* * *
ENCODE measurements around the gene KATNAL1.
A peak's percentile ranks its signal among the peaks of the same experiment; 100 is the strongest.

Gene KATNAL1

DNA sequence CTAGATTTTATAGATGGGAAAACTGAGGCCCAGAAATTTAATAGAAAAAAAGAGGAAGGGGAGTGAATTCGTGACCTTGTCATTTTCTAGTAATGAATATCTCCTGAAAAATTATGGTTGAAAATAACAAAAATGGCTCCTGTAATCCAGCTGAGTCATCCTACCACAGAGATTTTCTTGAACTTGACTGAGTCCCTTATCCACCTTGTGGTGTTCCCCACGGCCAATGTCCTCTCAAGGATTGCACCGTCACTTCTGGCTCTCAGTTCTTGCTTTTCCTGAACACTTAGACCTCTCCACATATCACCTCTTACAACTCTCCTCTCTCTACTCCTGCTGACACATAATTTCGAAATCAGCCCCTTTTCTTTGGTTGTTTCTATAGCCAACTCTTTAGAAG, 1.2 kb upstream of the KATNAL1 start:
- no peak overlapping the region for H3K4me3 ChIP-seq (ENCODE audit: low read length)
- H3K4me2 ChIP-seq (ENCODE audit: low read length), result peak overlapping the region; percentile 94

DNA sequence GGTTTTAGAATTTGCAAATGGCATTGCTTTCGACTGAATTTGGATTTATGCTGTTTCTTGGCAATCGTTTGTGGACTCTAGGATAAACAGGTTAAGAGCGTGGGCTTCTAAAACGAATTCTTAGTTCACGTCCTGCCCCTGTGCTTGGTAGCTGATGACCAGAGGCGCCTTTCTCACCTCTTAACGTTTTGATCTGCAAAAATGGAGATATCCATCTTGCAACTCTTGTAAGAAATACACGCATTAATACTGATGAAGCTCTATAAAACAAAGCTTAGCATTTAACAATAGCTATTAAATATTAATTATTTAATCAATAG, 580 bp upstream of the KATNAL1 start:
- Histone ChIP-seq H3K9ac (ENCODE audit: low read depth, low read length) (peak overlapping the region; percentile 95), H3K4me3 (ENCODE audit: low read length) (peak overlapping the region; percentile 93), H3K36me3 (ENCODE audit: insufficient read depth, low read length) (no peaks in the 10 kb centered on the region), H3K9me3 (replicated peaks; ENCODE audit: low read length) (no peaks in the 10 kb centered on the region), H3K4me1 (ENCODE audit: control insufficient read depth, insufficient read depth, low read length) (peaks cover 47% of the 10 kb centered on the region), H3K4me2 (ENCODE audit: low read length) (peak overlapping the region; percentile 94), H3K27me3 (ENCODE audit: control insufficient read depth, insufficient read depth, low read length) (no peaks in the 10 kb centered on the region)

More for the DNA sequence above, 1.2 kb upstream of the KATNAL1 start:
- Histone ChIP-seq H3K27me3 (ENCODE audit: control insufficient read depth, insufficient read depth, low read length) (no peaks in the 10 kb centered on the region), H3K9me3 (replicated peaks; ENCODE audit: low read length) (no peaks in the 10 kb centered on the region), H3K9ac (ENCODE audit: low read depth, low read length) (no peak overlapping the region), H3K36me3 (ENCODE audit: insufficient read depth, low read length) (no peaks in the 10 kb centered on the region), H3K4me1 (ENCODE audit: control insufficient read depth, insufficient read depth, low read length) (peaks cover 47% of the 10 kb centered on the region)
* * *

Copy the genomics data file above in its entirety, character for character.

ENCODE measurements around the gene KATNAL1.
A peak's percentile ranks its signal among the peaks of the same experiment; 100 is the strongest.

Gene KATNAL1

DNA sequence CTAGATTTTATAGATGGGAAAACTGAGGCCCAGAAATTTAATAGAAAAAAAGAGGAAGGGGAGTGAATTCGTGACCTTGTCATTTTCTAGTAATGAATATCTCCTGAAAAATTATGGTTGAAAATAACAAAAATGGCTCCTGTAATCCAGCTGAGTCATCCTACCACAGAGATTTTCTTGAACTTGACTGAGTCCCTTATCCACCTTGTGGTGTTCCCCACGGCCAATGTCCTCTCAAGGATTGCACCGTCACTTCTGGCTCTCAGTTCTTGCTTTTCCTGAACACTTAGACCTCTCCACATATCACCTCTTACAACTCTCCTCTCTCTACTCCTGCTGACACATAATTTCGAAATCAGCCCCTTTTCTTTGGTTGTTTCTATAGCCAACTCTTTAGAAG, 1.2 kb upstream of the KATNAL1 start:
- no peak overlapping the region for H3K4me3 ChIP-seq (ENCODE audit: low read length)
- H3K4me2 ChIP-seq (ENCODE audit: low read length), result peak overlapping the region; percentile 94

DNA sequence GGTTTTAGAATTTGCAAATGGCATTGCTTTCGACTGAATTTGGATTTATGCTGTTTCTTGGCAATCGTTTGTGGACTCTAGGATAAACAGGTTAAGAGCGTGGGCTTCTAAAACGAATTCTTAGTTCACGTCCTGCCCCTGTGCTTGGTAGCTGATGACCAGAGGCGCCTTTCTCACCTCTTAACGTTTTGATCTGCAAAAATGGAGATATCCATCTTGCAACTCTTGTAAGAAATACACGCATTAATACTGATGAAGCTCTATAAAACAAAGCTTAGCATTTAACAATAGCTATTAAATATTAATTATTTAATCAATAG, 580 bp upstream of the KATNAL1 start:
- Histone ChIP-seq H3K9ac (ENCODE audit: low read depth, low read length) (peak overlapping the region; percentile 95), H3K4me3 (ENCODE audit: low read length) (peak overlapping the region; percentile 93), H3K36me3 (ENCODE audit: insufficient read depth, low read length) (no peaks in the 10 kb centered on the region), H3K9me3 (replicated peaks; ENCODE audit: low read length) (no peaks in the 10 kb centered on the region), H3K4me1 (ENCODE audit: control insufficient read depth, insufficient read depth, low read length) (peaks cover 47% of the 10 kb centered on the region), H3K4me2 (ENCODE audit: low read length) (peak overlapping the region; percentile 94), H3K27me3 (ENCODE audit: control insufficient read depth, insufficient read depth, low read length) (no peaks in the 10 kb centered on the region)

More for the DNA sequence above, 1.2 kb upstream of the KATNAL1 start:
- Histone ChIP-seq H3K27me3 (ENCODE audit: control insufficient read depth, insufficient read depth, low read length) (no peaks in the 10 kb centered on the region), H3K9me3 (replicated peaks; ENCODE audit: low read length) (no peaks in the 10 kb centered on the region), H3K9ac (ENCODE audit: low read depth, low read length) (no peak overlapping the region), H3K36me3 (ENCODE audit: insufficient read depth, low read length) (no peaks in the 10 kb centered on the region), H3K4me1 (ENCODE audit: control insufficient read depth, insufficient read depth, low read length) (peaks cover 47% of the 10 kb centered on the region)